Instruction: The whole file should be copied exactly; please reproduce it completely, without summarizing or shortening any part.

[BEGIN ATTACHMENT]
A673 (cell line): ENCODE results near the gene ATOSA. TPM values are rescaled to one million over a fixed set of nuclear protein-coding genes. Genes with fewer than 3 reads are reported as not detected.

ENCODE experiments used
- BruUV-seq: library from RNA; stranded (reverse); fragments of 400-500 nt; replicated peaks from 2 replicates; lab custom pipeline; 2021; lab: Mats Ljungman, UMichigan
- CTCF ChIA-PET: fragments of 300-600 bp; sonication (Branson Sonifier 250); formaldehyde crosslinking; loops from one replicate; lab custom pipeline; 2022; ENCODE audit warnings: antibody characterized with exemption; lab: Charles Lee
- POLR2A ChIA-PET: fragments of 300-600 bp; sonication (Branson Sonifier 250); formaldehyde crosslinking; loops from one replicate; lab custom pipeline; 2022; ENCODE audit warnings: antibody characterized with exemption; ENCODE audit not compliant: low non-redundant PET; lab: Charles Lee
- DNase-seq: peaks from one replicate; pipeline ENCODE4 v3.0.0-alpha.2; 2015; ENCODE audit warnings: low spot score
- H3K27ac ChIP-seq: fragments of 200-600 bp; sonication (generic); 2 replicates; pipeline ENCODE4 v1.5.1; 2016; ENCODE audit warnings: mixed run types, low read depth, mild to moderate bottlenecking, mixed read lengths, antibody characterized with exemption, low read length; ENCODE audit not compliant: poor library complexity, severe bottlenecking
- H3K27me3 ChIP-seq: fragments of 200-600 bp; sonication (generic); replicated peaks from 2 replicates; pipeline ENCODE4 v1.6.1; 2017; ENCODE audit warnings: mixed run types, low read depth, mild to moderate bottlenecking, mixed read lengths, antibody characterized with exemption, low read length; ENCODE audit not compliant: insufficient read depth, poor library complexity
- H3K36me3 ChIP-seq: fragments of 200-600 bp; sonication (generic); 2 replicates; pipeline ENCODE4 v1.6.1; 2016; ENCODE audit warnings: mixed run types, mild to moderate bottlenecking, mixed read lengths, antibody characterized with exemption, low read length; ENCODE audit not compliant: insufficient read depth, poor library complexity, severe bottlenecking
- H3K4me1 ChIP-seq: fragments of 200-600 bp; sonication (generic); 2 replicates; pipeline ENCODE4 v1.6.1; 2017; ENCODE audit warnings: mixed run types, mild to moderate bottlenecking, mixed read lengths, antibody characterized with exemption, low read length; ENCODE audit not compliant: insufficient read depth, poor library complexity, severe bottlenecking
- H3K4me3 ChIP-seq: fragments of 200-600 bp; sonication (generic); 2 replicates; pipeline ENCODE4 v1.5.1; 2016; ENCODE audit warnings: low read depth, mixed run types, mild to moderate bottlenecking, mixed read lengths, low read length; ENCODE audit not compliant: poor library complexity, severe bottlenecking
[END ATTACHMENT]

A673 (cell line): ENCODE results near the gene ATOSA. TPM values are rescaled to one million over a fixed set of nuclear protein-coding genes. Genes with fewer than 3 reads are reported as not detected.

ENCODE experiments used
- BruUV-seq: library from RNA; stranded (reverse); fragments of 400-500 nt; replicated peaks from 2 replicates; lab custom pipeline; 2021; lab: Mats Ljungman, UMichigan
- CTCF ChIA-PET: fragments of 300-600 bp; sonication (Branson Sonifier 250); formaldehyde crosslinking; loops from one replicate; lab custom pipeline; 2022; ENCODE audit warnings: antibody characterized with exemption; lab: Charles Lee
- POLR2A ChIA-PET: fragments of 300-600 bp; sonication (Branson Sonifier 250); formaldehyde crosslinking; loops from one replicate; lab custom pipeline; 2022; ENCODE audit warnings: antibody characterized with exemption; ENCODE audit not compliant: low non-redundant PET; lab: Charles Lee
- DNase-seq: peaks from one replicate; pipeline ENCODE4 v3.0.0-alpha.2; 2015; ENCODE audit warnings: low spot score
- H3K27ac ChIP-seq: fragments of 200-600 bp; sonication (generic); 2 replicates; pipeline ENCODE4 v1.5.1; 2016; ENCODE audit warnings: mixed run types, low read depth, mild to moderate bottlenecking, mixed read lengths, antibody characterized with exemption, low read length; ENCODE audit not compliant: poor library complexity, severe bottlenecking
- H3K27me3 ChIP-seq: fragments of 200-600 bp; sonication (generic); replicated peaks from 2 replicates; pipeline ENCODE4 v1.6.1; 2017; ENCODE audit warnings: mixed run types, low read depth, mild to moderate bottlenecking, mixed read lengths, antibody characterized with exemption, low read length; ENCODE audit not compliant: insufficient read depth, poor library complexity
- H3K36me3 ChIP-seq: fragments of 200-600 bp; sonication (generic); 2 replicates; pipeline ENCODE4 v1.6.1; 2016; ENCODE audit warnings: mixed run types, mild to moderate bottlenecking, mixed read lengths, antibody characterized with exemption, low read length; ENCODE audit not compliant: insufficient read depth, poor library complexity, severe bottlenecking
- H3K4me1 ChIP-seq: fragments of 200-600 bp; sonication (generic); 2 replicates; pipeline ENCODE4 v1.6.1; 2017; ENCODE audit warnings: mixed run types, mild to moderate bottlenecking, mixed read lengths, antibody characterized with exemption, low read length; ENCODE audit not compliant: insufficient read depth, poor library complexity, severe bottlenecking
- H3K4me3 ChIP-seq: fragments of 200-600 bp; sonication (generic); 2 replicates; pipeline ENCODE4 v1.5.1; 2016; ENCODE audit warnings: low read depth, mixed run types, mild to moderate bottlenecking, mixed read lengths, low read length; ENCODE audit not compliant: poor library complexity, severe bottlenecking